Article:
S&P 500
1969.95
-8.96 -0.45%
Dow Indu
16912.11
-70.48 -0.42%
Nasdaq
4444.48
-0.43 -0.01%
Crude Oil
101.45
+0.48 +0.48%
Gold
1298.905
-0.300 -0.02%
Euro
1.340180
-0.001220 -0.09%
US Dollar
81.295
+0.085 +0.11%
Weak

Next Gold Buying Opportunity May Be Just Around the Corner

By: John Kosar of Street Authority

Major U.S. indices closed mixed last week, with the broad-market SP 500 and tech-heavy Nasdaq 100 closing higher and the blue-chip Dow industrials and small-cap Russell 2000 closing lower. The bigger takeaway to last week's lack of direction is that the bellwether SP 500 has been moving sideways for the past month and is essentially unchanged since July 1.

This recent loss of upward momentum suggests some distribution/profit-taking has been occurring and defines a near-term decision point in the index, bordered by 1,986 on the upside and 1,953 on the downside, from which its 2014 advance must resume if still healthy and intact.

Small Caps, Volatility Will Be Key Again This Week
In the July 14 and July 21 Market Outlooks, I pointed out that the Russell 2000 and the Vanguard Small Cap Growth ETF (NYSE: VBK) were situated right on top of major support levels and amid favorable conditions to resume their 2014 advances -- if they were still valid. Following initial rebounds, Friday's sharp decline positioned both back on top of these levels -- 1,143 on the Russell 2000 and $121.53 on VBK. [Read more...]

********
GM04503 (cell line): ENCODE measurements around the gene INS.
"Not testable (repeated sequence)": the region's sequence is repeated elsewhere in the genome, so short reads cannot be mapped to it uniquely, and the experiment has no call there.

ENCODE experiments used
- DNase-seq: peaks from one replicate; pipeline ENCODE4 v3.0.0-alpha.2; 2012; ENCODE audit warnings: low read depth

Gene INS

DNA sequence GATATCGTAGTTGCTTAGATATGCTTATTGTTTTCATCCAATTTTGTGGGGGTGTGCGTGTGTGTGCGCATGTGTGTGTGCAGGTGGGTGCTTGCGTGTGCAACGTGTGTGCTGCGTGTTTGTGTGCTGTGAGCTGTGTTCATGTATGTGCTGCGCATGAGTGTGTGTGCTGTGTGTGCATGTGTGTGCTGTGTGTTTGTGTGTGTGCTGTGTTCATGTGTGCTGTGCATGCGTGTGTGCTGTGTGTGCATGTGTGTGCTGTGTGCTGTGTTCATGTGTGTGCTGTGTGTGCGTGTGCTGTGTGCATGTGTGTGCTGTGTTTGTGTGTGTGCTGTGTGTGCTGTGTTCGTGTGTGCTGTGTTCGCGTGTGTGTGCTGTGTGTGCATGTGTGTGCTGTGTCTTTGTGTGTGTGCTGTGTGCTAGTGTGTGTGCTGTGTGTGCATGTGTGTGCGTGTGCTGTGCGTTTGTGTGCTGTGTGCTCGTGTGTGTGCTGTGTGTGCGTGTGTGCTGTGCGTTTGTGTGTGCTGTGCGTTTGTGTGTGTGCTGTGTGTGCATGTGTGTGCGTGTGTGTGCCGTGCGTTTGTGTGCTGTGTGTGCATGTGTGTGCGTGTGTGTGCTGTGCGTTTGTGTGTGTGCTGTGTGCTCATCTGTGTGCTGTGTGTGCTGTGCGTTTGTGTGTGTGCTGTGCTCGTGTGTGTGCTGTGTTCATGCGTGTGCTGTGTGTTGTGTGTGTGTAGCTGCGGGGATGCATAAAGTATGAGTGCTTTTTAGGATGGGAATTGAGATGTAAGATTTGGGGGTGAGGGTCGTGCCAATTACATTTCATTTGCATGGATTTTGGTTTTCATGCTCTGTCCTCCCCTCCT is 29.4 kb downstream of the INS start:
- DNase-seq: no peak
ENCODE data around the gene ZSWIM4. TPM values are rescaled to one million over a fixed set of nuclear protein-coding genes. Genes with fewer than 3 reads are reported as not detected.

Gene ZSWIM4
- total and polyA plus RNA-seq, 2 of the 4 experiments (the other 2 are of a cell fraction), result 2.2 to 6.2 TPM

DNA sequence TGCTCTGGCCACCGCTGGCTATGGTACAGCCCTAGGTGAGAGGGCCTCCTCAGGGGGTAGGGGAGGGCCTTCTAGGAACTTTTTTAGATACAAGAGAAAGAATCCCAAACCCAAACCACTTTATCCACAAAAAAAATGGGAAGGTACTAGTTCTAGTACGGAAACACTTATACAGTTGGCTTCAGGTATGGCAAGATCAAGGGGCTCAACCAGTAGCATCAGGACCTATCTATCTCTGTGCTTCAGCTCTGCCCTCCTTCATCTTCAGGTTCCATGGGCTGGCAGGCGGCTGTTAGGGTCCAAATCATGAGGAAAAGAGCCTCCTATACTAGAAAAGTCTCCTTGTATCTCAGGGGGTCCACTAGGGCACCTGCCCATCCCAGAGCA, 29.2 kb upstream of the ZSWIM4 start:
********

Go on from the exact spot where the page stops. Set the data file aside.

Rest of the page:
Article source: http://www.streetauthority.com/node/30470950

Why The Next Stock Market Crash Could Happen Any Day Now

By: Nancy Zambell of Street Authority

A "follow-up" market crash could be coming.

I don't mean to scare you, but it's only a matter of time...

The past two happened like clockwork -- seven years apart. One happened just before 2001, after the dot-com burst. The other came with a vengeance in 2008, right after the housing collapse.

It's getting close to another seven years... so what about this time?

Are we headed for a "follow-up" market crash?

 

The very idea of losing more than half of your invested wealth in a market downturn is daunting.

Market analysts claim to know exactly where the market is going, and act like they know exactly when to buy or sell stocks. But how many analysts do you remember saying months before the 2008 financial crisis that the market was going to go down by 57%? Can you name one? [Read more...]

Article source: http://www.investinganswers.com/investment-ideas/value-investing/why-next-stock-market-crash-could-happen-any-day-now-22105

Weekly Futures Recap With Mike Seery

We've asked Michael Seery of SEERYFUTURES.COM to give our INO readers a weekly recap of the Futures market. He has been Senior Analyst for close to 15 years and has extensive knowledge of all of the commodity and option markets.